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Here's the scenario: I've got a big file filled with all sorts of eclectic rubbish that I want to regex. I fiddle around and come up with a perfect search pattern by using the / command and seeing what it highlights.

Now I want to use that pattern to replace with. So, I start typing :%s/ and I cannot recall what the pattern was. Is there some magical keyboard command that will pull in my last search pattern here? If I'm writing a particularly complex regex, I have even opened up a new MacVim window, typed the regex from the first window into a buffer there, then typed it back into the Vim window when writing the replace pattern. There has got to be a better way of doing so.

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3 Answers 3

up vote 9 down vote accepted

Found my own answer after having written up the question: Vim tips lists it as substitute last search and can be done in one of two ways.

  1. Using an empty search:

    :%s//replace/g

  2. By pressing Ctrl + r then / to recall the material from the search buffer (/ - you can use any other named buffer by substituting the / for the letter representing that buffer).

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Sorry for the self-answer, folks. I did have difficulty actually finding the answer so felt it was worth putting up. And Meta says it is okay to answer your own questions - meta.stackexchange.com/questions/12513/… –  Tom Morris May 29 '10 at 14:48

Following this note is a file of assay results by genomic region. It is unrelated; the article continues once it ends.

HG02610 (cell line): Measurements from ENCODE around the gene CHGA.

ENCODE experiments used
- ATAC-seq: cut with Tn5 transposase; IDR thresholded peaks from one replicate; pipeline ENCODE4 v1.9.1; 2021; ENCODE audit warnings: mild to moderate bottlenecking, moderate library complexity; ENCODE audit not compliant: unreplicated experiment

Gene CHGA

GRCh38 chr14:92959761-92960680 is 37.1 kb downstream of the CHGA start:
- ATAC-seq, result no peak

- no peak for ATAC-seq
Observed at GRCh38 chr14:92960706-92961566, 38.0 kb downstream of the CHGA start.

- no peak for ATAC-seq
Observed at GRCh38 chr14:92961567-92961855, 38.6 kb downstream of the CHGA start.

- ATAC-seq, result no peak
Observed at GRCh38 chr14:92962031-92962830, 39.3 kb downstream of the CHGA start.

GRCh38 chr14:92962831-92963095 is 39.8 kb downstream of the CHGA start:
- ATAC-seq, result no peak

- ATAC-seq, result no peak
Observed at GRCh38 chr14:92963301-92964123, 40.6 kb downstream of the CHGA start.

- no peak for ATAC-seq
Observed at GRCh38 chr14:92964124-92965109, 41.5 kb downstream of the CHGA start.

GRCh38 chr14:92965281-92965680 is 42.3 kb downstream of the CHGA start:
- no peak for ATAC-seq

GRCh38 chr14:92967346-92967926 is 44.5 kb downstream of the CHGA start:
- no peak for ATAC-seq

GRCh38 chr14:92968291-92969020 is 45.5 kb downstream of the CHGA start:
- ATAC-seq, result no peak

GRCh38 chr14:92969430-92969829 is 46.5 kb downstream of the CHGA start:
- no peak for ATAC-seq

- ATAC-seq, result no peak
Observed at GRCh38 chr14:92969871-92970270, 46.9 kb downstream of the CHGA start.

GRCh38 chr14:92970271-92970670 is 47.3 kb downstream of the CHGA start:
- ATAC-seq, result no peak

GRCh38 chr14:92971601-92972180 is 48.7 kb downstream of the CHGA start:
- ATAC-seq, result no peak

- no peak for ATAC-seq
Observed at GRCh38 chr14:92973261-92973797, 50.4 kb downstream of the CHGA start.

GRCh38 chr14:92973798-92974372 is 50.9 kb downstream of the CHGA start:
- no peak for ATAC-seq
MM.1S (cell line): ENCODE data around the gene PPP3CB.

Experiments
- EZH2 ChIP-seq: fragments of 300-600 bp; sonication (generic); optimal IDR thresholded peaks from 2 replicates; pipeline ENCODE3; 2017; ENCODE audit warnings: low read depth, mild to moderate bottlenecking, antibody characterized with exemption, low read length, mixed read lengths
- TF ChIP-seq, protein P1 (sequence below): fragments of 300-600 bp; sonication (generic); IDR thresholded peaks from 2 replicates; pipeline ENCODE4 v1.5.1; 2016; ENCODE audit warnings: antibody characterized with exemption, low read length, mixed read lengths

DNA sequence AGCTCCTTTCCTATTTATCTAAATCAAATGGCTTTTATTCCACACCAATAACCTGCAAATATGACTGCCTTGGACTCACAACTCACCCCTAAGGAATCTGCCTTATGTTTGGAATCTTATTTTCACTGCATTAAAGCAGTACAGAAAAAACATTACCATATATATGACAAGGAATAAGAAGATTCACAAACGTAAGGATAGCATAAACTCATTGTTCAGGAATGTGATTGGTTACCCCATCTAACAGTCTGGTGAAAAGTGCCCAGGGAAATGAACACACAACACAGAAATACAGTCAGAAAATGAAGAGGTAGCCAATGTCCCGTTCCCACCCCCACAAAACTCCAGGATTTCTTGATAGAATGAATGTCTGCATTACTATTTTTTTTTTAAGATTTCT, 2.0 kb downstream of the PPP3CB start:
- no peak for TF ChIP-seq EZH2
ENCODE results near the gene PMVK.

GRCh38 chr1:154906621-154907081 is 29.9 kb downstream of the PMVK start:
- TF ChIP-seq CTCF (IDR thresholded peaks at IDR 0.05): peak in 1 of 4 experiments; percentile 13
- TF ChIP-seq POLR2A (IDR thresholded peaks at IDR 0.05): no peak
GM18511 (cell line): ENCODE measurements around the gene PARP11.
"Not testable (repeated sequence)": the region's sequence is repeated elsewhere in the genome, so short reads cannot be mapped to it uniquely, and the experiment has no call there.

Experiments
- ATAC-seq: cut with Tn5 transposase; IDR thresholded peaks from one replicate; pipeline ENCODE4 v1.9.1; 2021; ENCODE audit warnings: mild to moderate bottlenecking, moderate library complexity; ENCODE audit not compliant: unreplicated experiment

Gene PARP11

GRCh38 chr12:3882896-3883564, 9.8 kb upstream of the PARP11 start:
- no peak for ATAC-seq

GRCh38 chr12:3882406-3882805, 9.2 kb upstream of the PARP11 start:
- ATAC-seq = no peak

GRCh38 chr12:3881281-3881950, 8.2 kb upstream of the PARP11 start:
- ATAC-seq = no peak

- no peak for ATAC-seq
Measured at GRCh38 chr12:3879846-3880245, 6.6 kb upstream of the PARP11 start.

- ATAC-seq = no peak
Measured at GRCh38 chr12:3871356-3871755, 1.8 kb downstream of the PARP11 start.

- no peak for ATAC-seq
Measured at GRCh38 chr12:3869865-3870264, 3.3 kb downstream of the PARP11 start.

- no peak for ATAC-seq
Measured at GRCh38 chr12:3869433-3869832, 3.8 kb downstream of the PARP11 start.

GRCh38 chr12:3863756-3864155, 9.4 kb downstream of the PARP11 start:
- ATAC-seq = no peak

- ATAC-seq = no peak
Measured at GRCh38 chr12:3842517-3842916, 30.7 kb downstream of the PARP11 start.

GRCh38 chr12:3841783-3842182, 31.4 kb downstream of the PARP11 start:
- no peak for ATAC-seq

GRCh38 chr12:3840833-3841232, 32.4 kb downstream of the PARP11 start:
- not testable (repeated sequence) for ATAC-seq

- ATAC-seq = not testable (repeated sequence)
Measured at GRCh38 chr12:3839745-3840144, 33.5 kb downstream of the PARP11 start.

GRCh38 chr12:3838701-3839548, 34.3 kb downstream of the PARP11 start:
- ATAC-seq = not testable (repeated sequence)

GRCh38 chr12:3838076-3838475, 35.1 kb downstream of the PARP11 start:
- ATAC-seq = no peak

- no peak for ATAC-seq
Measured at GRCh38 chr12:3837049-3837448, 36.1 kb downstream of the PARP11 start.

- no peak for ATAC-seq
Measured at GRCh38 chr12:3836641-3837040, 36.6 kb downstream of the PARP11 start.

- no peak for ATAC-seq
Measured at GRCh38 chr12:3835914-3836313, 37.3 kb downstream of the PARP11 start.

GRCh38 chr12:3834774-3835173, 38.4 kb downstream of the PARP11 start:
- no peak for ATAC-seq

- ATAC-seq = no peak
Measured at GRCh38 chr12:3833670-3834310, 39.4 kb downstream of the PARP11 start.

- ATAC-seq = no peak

1  
If you end up needing to use more than one arcane regex to sift through your eclectic rubbish, it might be useful to maintain them in variables, using :let b:tires_sifter = @/ for one type of rubbish, and :let b:pope_on_a_ropes_sifter = @/ later after you've figured out how to locate the instances of that entity that one can never have too many of. Pull them out by assigning them back to @/, building an exec line to use them, or using the search() (IIRC.. maybe matchadd) function. –  intuited May 31 '10 at 2:10

There is a / register that contains the current search pattern, so you can insert the search pattern into whatever you are typing (either in insert mode or on the command line) with <CTRL-R>/

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Another option: after entering the pattern with <CTRL-R>/, edit the command line with <CTRL-F>.

:help cmdwin

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